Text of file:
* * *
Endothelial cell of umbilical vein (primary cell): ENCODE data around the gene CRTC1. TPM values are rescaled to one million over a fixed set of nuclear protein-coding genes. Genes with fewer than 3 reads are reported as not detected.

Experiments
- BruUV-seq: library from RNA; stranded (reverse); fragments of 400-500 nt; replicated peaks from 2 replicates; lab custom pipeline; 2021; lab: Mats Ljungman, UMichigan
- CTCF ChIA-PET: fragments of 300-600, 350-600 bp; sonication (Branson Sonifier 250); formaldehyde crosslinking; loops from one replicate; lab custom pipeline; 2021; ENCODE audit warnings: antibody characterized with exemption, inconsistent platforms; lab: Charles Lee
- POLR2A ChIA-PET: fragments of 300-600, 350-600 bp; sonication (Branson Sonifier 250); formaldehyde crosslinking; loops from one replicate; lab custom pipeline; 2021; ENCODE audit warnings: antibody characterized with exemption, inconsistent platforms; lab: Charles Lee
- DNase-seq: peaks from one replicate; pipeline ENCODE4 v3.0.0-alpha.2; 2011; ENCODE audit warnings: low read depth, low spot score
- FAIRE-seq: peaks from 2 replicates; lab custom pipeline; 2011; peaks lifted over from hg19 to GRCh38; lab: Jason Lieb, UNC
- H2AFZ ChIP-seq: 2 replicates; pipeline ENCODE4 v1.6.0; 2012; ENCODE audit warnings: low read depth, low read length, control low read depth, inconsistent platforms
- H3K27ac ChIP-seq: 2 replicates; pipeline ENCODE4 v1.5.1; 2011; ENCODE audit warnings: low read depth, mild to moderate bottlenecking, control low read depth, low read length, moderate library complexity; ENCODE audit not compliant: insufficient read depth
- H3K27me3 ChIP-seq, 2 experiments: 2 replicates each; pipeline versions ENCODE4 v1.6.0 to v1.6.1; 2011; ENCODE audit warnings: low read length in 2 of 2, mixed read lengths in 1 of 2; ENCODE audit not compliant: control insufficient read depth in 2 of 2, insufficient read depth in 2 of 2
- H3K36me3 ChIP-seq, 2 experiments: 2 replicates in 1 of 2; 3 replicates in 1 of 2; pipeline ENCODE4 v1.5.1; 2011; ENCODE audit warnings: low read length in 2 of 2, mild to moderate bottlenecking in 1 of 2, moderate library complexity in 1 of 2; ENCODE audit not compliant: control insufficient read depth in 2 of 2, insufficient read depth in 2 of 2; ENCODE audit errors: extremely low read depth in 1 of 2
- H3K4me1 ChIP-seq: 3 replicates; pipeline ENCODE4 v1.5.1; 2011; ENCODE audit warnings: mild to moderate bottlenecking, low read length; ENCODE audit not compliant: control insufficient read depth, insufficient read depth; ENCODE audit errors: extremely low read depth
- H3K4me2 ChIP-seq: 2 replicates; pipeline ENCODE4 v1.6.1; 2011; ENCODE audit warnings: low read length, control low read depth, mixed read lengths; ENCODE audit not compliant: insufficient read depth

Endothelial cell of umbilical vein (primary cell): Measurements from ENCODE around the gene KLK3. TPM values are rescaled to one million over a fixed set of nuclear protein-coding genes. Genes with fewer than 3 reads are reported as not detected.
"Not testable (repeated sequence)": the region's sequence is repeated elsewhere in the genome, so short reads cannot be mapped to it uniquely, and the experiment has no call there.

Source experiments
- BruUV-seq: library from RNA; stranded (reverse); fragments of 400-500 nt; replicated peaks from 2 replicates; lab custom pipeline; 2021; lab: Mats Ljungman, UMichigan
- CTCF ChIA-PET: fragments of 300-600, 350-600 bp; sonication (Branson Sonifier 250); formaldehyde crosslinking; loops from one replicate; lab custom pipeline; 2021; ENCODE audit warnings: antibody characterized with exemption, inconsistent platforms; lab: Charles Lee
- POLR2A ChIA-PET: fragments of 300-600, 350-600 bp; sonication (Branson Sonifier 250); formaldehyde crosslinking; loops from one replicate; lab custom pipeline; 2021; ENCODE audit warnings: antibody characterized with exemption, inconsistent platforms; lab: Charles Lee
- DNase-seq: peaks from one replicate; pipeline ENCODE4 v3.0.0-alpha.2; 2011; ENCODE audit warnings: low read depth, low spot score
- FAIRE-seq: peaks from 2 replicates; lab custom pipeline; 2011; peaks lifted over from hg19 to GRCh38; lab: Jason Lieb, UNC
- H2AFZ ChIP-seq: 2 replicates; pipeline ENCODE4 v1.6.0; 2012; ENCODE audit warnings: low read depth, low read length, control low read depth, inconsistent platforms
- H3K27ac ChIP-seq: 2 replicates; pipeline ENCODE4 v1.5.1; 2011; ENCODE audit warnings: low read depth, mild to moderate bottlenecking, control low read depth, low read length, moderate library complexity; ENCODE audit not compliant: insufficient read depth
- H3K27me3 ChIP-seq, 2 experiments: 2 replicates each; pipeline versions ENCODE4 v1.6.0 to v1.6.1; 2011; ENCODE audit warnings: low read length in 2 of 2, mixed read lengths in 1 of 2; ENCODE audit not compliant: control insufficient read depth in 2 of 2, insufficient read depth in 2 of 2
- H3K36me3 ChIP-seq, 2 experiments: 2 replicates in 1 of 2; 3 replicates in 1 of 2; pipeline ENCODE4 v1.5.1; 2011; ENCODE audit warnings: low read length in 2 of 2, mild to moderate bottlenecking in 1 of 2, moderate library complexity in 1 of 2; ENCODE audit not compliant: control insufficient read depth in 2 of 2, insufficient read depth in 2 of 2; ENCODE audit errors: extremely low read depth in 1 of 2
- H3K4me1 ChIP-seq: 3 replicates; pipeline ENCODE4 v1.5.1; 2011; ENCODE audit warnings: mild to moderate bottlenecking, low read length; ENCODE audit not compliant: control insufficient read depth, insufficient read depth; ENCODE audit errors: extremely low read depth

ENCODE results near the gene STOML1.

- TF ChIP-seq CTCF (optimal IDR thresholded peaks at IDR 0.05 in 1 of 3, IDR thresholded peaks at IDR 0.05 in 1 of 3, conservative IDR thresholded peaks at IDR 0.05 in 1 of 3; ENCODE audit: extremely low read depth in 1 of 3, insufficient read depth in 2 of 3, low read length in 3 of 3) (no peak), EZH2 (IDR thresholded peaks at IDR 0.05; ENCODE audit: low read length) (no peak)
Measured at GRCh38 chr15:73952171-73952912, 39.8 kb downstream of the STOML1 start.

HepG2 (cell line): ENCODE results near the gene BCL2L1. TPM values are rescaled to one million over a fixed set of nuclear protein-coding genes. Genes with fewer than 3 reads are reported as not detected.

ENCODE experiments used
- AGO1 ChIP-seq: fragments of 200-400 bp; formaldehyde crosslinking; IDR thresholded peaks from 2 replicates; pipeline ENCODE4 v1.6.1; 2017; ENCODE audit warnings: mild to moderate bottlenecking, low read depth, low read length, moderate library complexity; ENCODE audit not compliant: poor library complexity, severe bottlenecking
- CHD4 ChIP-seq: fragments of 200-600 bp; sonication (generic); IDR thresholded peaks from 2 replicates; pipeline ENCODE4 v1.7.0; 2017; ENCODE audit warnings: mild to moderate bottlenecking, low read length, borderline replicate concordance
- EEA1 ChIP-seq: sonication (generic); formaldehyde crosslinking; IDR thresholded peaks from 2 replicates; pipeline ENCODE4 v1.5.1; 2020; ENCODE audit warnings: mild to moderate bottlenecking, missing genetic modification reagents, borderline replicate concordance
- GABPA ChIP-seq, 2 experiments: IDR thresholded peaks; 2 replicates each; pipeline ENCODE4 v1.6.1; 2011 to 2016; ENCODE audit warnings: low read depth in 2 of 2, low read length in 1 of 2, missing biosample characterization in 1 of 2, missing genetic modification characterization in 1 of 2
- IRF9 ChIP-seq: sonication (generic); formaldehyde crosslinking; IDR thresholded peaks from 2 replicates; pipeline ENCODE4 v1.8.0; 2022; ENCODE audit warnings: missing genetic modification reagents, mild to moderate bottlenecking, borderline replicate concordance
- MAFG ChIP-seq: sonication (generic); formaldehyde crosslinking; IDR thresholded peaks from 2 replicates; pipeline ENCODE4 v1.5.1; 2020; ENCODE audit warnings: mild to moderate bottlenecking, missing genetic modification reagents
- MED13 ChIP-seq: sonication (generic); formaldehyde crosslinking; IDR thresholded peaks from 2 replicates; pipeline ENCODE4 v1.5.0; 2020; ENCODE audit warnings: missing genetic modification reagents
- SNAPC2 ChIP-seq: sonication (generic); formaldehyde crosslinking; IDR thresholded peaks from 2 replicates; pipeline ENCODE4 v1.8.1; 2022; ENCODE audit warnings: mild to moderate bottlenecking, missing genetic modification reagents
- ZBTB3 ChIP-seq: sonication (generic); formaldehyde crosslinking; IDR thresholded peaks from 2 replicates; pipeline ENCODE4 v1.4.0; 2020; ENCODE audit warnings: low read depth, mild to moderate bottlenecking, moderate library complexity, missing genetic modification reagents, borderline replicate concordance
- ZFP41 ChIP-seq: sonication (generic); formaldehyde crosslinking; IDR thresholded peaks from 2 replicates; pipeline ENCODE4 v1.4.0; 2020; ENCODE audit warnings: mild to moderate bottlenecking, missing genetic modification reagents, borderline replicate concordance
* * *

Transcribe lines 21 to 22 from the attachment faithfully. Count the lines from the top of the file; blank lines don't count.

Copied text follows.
- FAIRE-seq: peaks from 2 replicates; lab custom pipeline; 2011; peaks lifted over from hg19 to GRCh38; lab: Jason Lieb, UNC
- H2AFZ ChIP-seq: 2 replicates; pipeline ENCODE4 v1.6.0; 2012; ENCODE audit warnings: low read depth, low read length, control low read depth, inconsistent platforms